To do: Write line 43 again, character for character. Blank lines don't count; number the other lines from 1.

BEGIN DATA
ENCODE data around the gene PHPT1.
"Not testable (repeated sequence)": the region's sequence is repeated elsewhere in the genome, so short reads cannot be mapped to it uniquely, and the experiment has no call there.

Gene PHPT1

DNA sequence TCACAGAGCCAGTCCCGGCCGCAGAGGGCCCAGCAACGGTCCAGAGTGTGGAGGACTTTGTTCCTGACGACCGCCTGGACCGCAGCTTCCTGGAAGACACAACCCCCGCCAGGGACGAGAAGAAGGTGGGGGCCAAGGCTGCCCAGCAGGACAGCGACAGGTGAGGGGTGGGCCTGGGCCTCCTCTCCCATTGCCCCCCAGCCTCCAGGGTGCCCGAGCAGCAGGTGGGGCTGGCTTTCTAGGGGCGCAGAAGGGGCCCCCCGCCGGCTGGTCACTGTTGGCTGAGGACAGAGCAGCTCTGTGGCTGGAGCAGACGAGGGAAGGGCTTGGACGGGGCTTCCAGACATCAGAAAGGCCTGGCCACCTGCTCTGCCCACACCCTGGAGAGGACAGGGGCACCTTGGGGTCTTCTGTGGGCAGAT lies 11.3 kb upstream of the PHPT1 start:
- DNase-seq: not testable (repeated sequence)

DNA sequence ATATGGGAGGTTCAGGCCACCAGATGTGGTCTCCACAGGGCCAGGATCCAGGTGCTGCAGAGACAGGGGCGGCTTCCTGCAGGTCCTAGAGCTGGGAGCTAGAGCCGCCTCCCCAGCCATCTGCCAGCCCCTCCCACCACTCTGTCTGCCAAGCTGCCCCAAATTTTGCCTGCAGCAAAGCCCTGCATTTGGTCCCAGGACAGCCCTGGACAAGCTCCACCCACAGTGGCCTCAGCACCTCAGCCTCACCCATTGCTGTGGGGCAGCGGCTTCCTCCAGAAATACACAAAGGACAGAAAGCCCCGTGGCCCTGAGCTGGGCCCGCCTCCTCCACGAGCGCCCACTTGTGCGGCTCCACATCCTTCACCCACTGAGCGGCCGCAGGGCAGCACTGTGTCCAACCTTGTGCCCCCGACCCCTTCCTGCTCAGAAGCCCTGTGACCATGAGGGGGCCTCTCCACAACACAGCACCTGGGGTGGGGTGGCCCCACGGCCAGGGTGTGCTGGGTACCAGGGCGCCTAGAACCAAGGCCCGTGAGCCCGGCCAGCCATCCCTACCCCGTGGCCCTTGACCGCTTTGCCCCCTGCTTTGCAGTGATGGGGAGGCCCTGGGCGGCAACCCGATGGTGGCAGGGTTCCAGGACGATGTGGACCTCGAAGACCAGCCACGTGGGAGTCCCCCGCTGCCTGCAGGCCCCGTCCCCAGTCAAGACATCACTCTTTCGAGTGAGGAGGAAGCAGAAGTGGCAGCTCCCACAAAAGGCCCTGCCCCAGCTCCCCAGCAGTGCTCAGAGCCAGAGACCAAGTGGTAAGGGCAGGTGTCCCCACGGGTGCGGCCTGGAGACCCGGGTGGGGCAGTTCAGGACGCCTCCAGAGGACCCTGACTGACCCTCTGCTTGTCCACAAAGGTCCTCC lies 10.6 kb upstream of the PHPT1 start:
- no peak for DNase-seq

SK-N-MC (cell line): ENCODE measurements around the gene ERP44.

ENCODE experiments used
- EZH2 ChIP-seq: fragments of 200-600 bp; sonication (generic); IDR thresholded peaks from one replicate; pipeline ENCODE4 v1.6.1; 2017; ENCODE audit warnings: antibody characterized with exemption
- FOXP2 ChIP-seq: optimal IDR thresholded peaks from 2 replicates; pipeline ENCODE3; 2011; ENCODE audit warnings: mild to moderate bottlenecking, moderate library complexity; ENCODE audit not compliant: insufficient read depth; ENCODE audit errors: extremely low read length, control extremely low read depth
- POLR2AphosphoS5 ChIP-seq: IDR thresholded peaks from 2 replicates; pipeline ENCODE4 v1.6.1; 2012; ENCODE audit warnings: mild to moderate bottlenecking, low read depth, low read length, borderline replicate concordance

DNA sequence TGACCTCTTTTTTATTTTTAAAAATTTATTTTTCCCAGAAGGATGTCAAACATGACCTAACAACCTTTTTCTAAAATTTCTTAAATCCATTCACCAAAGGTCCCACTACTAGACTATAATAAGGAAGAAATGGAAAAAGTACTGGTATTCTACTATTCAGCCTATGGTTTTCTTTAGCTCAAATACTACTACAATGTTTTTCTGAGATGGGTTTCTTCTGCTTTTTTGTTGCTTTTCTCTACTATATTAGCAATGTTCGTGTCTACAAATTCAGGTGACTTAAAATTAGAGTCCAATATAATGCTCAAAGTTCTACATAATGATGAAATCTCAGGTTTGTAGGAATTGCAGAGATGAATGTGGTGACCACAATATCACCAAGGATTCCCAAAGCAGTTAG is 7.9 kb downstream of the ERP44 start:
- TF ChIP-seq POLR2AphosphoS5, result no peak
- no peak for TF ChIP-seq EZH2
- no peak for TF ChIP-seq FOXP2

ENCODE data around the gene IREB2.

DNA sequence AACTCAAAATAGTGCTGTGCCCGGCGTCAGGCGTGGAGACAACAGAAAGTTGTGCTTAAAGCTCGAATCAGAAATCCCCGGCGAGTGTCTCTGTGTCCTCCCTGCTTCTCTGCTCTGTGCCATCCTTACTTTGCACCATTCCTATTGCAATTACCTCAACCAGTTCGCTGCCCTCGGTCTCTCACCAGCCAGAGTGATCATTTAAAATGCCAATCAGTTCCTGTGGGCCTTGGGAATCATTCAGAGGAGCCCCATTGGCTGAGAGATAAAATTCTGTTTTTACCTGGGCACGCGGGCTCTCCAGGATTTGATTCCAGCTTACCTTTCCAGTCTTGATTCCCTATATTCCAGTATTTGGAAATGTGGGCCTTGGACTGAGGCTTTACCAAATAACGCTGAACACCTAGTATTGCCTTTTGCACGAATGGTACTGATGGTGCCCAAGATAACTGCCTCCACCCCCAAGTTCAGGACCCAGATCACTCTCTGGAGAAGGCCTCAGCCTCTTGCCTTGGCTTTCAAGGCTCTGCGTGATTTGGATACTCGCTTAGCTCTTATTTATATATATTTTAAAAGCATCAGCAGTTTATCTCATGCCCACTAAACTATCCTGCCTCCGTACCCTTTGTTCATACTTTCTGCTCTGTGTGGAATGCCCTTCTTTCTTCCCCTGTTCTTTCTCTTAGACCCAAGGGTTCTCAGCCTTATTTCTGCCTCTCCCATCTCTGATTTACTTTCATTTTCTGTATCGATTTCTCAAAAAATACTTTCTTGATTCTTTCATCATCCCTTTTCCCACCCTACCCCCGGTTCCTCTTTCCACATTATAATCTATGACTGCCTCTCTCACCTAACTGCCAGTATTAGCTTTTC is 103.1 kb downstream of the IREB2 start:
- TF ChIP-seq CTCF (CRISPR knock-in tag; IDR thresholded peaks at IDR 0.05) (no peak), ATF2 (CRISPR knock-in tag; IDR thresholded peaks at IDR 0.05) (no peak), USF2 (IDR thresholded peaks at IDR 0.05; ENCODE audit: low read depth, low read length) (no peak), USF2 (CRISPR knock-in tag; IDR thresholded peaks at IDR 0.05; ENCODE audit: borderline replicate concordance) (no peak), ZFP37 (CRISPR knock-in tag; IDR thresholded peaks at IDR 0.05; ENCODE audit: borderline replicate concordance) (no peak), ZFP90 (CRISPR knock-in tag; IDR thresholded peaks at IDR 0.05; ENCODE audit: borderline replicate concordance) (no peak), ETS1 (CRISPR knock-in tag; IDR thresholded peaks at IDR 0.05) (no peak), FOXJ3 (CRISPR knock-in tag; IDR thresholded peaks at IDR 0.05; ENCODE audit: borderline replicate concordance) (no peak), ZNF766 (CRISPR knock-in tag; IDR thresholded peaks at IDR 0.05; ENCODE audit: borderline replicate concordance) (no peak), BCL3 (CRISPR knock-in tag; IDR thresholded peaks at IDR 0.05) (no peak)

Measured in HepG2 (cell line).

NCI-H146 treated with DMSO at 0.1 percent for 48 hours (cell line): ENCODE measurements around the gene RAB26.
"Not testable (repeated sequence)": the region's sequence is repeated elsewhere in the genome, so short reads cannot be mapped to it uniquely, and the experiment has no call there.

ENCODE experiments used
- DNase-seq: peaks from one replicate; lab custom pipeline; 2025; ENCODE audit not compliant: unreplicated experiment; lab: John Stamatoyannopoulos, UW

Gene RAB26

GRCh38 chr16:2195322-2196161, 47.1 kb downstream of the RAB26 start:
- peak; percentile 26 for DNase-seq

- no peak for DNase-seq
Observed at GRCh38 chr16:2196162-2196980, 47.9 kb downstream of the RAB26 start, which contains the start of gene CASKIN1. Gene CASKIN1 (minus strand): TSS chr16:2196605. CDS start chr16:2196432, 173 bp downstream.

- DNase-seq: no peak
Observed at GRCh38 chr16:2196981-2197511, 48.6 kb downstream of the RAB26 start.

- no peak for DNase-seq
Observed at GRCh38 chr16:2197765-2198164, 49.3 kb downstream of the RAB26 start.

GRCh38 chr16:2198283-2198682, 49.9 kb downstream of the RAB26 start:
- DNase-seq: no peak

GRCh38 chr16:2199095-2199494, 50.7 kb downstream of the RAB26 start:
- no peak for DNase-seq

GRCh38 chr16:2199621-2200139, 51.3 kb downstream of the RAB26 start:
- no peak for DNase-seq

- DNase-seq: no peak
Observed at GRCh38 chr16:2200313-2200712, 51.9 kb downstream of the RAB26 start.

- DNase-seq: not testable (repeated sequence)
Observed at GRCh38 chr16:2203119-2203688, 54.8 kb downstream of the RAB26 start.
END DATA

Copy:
Observed at GRCh38 chr16:2203119-2203688, 54.8 kb downstream of the RAB26 start.